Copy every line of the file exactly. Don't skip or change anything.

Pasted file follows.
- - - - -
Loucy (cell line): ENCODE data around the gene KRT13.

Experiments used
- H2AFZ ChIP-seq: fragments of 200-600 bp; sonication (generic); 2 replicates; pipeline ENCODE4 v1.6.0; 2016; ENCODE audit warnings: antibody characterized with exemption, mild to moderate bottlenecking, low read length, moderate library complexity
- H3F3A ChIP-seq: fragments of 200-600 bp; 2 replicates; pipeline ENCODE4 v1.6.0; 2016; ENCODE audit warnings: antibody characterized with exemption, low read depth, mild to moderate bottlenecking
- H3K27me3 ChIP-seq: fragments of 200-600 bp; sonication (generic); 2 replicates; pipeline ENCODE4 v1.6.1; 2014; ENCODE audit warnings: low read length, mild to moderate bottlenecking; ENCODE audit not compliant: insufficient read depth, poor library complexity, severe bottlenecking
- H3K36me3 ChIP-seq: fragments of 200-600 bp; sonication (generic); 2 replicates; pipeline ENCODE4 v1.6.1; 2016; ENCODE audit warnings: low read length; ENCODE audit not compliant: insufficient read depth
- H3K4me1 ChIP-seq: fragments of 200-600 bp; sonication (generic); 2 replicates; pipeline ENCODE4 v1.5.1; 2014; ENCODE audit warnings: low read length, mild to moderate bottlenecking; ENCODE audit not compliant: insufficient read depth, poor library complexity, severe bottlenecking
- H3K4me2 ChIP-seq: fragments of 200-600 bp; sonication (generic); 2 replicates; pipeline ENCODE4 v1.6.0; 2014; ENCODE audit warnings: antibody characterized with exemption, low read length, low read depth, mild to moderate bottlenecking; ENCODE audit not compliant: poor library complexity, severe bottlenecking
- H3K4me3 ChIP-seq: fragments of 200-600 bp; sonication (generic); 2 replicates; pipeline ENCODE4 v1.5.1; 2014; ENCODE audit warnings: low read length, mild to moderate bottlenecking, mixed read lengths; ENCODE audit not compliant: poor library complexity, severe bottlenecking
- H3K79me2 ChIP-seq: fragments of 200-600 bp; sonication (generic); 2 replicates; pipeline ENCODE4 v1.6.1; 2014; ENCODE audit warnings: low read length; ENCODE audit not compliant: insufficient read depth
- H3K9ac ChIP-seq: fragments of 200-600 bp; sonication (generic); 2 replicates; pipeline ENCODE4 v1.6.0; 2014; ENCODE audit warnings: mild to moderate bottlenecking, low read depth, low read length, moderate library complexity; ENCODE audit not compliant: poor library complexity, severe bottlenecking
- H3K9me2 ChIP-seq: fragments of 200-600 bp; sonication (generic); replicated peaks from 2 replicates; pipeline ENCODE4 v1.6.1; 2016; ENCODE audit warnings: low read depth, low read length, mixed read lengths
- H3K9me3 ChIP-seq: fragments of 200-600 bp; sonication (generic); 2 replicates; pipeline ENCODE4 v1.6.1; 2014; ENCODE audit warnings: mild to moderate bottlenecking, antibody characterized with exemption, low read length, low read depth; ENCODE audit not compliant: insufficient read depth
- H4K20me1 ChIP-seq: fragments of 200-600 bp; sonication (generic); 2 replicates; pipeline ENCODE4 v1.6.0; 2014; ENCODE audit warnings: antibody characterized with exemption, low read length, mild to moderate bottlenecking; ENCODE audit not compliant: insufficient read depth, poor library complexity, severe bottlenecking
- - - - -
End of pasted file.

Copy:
Loucy (cell line): ENCODE data around the gene KRT13.

Experiments used
- H2AFZ ChIP-seq: fragments of 200-600 bp; sonication (generic); 2 replicates; pipeline ENCODE4 v1.6.0; 2016; ENCODE audit warnings: antibody characterized with exemption, mild to moderate bottlenecking, low read length, moderate library complexity
- H3F3A ChIP-seq: fragments of 200-600 bp; 2 replicates; pipeline ENCODE4 v1.6.0; 2016; ENCODE audit warnings: antibody characterized with exemption, low read depth, mild to moderate bottlenecking
- H3K27me3 ChIP-seq: fragments of 200-600 bp; sonication (generic); 2 replicates; pipeline ENCODE4 v1.6.1; 2014; ENCODE audit warnings: low read length, mild to moderate bottlenecking; ENCODE audit not compliant: insufficient read depth, poor library complexity, severe bottlenecking
- H3K36me3 ChIP-seq: fragments of 200-600 bp; sonication (generic); 2 replicates; pipeline ENCODE4 v1.6.1; 2016; ENCODE audit warnings: low read length; ENCODE audit not compliant: insufficient read depth
- H3K4me1 ChIP-seq: fragments of 200-600 bp; sonication (generic); 2 replicates; pipeline ENCODE4 v1.5.1; 2014; ENCODE audit warnings: low read length, mild to moderate bottlenecking; ENCODE audit not compliant: insufficient read depth, poor library complexity, severe bottlenecking
- H3K4me2 ChIP-seq: fragments of 200-600 bp; sonication (generic); 2 replicates; pipeline ENCODE4 v1.6.0; 2014; ENCODE audit warnings: antibody characterized with exemption, low read length, low read depth, mild to moderate bottlenecking; ENCODE audit not compliant: poor library complexity, severe bottlenecking
- H3K4me3 ChIP-seq: fragments of 200-600 bp; sonication (generic); 2 replicates; pipeline ENCODE4 v1.5.1; 2014; ENCODE audit warnings: low read length, mild to moderate bottlenecking, mixed read lengths; ENCODE audit not compliant: poor library complexity, severe bottlenecking
- H3K79me2 ChIP-seq: fragments of 200-600 bp; sonication (generic); 2 replicates; pipeline ENCODE4 v1.6.1; 2014; ENCODE audit warnings: low read length; ENCODE audit not compliant: insufficient read depth
- H3K9ac ChIP-seq: fragments of 200-600 bp; sonication (generic); 2 replicates; pipeline ENCODE4 v1.6.0; 2014; ENCODE audit warnings: mild to moderate bottlenecking, low read depth, low read length, moderate library complexity; ENCODE audit not compliant: poor library complexity, severe bottlenecking
- H3K9me2 ChIP-seq: fragments of 200-600 bp; sonication (generic); replicated peaks from 2 replicates; pipeline ENCODE4 v1.6.1; 2016; ENCODE audit warnings: low read depth, low read length, mixed read lengths
- H3K9me3 ChIP-seq: fragments of 200-600 bp; sonication (generic); 2 replicates; pipeline ENCODE4 v1.6.1; 2014; ENCODE audit warnings: mild to moderate bottlenecking, antibody characterized with exemption, low read length, low read depth; ENCODE audit not compliant: insufficient read depth
- H4K20me1 ChIP-seq: fragments of 200-600 bp; sonication (generic); 2 replicates; pipeline ENCODE4 v1.6.0; 2014; ENCODE audit warnings: antibody characterized with exemption, low read length, mild to moderate bottlenecking; ENCODE audit not compliant: insufficient read depth, poor library complexity, severe bottlenecking